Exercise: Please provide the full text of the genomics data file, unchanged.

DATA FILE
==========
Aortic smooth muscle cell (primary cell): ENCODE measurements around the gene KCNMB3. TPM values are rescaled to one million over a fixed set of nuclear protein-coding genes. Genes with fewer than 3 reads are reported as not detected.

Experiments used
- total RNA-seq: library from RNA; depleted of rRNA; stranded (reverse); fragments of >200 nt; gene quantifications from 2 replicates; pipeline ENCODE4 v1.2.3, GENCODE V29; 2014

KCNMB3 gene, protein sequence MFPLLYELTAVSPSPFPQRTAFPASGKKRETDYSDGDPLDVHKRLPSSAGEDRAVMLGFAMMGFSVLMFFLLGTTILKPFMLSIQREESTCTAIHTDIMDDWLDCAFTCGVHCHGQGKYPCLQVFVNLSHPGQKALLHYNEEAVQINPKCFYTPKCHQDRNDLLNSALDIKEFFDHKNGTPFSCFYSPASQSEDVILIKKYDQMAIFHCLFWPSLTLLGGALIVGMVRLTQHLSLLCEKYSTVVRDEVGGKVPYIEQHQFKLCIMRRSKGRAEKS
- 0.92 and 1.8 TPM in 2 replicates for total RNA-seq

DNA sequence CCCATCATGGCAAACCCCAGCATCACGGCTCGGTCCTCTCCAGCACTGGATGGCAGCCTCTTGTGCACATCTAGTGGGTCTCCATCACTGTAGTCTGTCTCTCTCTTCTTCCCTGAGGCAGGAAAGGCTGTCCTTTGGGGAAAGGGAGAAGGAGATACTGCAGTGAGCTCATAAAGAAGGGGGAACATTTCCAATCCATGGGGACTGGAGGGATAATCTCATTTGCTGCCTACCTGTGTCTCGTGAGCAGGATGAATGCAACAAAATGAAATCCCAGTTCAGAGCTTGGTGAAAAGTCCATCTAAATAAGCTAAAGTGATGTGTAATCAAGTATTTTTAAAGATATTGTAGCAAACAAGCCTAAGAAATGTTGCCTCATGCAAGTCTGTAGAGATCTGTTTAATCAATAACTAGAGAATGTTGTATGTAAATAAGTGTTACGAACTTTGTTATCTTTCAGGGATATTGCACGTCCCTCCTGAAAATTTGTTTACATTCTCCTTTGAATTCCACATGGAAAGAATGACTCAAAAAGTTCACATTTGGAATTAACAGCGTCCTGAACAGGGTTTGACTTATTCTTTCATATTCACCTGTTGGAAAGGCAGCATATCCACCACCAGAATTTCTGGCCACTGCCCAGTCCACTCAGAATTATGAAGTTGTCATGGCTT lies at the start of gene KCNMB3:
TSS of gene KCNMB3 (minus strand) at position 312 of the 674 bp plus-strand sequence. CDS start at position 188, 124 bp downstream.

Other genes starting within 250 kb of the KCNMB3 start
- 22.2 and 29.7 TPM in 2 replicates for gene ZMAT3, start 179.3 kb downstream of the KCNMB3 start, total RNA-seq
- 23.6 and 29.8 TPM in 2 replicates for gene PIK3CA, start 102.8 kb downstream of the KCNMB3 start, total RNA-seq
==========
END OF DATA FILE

Aortic smooth muscle cell (primary cell): ENCODE measurements around the gene KCNMB3. TPM values are rescaled to one million over a fixed set of nuclear protein-coding genes. Genes with fewer than 3 reads are reported as not detected.

Experiments used
- total RNA-seq: library from RNA; depleted of rRNA; stranded (reverse); fragments of >200 nt; gene quantifications from 2 replicates; pipeline ENCODE4 v1.2.3, GENCODE V29; 2014

KCNMB3 gene, protein sequence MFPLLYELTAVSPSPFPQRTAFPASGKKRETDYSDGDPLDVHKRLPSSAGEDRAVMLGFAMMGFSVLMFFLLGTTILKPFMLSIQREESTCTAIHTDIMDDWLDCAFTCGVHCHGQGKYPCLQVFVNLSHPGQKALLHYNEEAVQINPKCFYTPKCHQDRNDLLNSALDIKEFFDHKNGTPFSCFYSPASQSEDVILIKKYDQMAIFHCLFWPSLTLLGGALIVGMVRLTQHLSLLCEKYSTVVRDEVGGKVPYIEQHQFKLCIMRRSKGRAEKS
- 0.92 and 1.8 TPM in 2 replicates for total RNA-seq

DNA sequence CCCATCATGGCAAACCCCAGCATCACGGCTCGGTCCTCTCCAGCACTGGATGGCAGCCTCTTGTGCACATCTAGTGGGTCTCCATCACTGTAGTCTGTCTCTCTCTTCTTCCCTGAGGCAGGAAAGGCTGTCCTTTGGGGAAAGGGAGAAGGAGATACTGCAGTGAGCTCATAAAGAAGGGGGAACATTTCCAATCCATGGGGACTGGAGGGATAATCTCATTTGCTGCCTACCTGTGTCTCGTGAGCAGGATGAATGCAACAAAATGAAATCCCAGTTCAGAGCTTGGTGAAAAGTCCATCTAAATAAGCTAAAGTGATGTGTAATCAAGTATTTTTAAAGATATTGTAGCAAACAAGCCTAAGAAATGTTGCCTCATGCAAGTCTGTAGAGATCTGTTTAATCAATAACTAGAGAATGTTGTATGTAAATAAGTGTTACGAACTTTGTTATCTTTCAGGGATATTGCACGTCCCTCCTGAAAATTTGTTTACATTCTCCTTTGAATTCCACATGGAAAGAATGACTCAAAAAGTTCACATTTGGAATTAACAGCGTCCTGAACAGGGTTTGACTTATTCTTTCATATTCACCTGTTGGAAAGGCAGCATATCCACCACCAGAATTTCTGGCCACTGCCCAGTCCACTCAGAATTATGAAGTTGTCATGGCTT lies at the start of gene KCNMB3:
TSS of gene KCNMB3 (minus strand) at position 312 of the 674 bp plus-strand sequence. CDS start at position 188, 124 bp downstream.

Other genes starting within 250 kb of the KCNMB3 start
- 22.2 and 29.7 TPM in 2 replicates for gene ZMAT3, start 179.3 kb downstream of the KCNMB3 start, total RNA-seq
- 23.6 and 29.8 TPM in 2 replicates for gene PIK3CA, start 102.8 kb downstream of the KCNMB3 start, total RNA-seq